As promised, I am reporting on Monday’s speakers on the 16th Forbes Cruise for Investors. We spent the day at sea on our way to St. Croix and listened to three excellent presentations.
Steve Forbes gave a compelling talk defending capitalism. He argued that the financial crisis was the result of misguided government policies. He explained how the Federal Reserve drove interest rates excessively low and kept them low for too long. This prompted investors to channel money to housing and commodities, causing bubbles in those asset classes.
He also blamed Fannie Mae (FNM) and Freddie Mac (FRE) for guaranteeing $1.6 trillion worth of suspect mortgages. These two government-sponsored entities were not subject to same reporting rules that other public corporations had to abide by. He warned that the Federal Housing Administration is now falling into the same trap by guaranteeing mortgages with only 3% down payments. He even blamed George W. Bush for pushing the idea of home ownership for everyone and promoting no money down mortgages.
He blamed mark-to-market accounting and government sanctioned credit agencies that were not subject to market forces. The government simply ignored contract law during the GM (OTC:MTLQQ) bankruptcy, which made investors very wary to lend. As a result, the Fed is the only entity today willing to buy mortgage-backed securities.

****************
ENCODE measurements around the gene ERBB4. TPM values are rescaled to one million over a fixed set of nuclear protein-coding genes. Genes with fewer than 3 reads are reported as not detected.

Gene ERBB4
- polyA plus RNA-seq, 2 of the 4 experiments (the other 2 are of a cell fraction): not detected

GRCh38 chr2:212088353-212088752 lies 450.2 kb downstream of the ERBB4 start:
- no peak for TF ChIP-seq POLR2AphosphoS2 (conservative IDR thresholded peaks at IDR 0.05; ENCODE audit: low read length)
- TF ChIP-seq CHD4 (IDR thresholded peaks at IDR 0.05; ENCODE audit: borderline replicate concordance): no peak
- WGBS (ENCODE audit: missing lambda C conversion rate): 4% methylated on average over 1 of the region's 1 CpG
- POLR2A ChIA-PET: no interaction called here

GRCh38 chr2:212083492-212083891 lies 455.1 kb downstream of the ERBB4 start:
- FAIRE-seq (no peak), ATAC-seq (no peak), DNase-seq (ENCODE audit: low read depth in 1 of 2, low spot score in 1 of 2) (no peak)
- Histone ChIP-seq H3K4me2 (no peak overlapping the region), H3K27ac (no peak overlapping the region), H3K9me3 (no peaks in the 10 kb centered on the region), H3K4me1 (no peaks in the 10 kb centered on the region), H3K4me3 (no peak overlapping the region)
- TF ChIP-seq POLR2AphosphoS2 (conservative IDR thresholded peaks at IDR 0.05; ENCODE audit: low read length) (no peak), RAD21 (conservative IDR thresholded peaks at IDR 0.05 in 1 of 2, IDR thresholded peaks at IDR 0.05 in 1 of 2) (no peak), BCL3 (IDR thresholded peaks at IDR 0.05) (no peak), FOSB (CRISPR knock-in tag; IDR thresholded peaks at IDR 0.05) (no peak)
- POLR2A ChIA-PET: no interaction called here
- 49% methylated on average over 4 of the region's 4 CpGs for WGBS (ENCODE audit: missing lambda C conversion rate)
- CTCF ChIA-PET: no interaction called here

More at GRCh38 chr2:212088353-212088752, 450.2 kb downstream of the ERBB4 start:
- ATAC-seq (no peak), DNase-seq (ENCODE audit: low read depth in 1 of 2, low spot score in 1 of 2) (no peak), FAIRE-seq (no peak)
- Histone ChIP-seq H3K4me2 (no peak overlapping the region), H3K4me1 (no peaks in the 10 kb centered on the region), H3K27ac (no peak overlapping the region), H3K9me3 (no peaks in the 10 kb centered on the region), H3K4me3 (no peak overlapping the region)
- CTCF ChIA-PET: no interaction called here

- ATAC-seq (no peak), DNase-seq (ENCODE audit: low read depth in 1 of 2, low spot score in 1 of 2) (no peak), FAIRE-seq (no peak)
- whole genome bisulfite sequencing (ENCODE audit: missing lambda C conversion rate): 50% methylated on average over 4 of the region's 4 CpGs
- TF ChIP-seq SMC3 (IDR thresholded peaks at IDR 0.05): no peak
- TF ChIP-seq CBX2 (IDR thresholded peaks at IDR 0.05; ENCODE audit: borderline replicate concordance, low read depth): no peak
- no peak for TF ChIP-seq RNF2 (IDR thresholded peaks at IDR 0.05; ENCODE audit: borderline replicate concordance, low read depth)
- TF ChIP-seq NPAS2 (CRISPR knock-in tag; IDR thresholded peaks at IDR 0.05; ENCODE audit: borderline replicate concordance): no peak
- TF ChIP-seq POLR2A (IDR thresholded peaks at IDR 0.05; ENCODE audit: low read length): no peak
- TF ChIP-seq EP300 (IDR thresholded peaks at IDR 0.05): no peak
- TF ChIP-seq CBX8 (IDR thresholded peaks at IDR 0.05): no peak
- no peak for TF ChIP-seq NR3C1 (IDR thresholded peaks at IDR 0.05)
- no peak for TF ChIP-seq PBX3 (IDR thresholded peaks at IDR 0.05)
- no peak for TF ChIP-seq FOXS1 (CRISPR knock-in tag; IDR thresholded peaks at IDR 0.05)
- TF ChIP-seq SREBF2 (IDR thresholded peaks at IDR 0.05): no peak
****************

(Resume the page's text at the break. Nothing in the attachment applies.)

Bond expert Marilyn Cohen explained how corporate balance sheets are getting stronger. Several years ago, corporations were engaging in share repurchases. Today, they are issuing stock, paying down debt, and rolling over high interest rate debt at much lower rates. At the same time, municipalities around the country are struggling with lower tax revenues. As a result, she considers corporate bonds safer than municipals right now. She also explained how the Build America Bonds (BABs) are crowding out traditional municipals. BABs are taxable municipal bonds. The interest rates are higher, but the municipality gets a subsidy from the federal government. As a result, there are fewer traditional municipals bonds available. This has caused investors to bid up their prices and reduce their yields even though credit quality has deteriorated.
Taxes must go up
Barry Ritholtz also gave a compelling talk. Barry is a political independent and is frequently criticized by members of both major parties. Barry believes tax rates in the U.S. are low in comparison to rates in most other countries. He thinks this is not compatible with the high level of spending. This is why the government has had to borrow so much money. He argued that either tax revenues must go up or spending must go down. He is worried about the employment situation. Average work hours per week have fallen to just 33. This means that we are likely to have a jobless economic recovery. Corporations will not have to hire new workers for a long time because they could easily ask their current employees to put in more hours. Barry also argued that from a historical perspective, the current rally in stocks is only about three-quarters of the way through. He expects the stock market to eventually roll over and go lower, but until it goes higher first.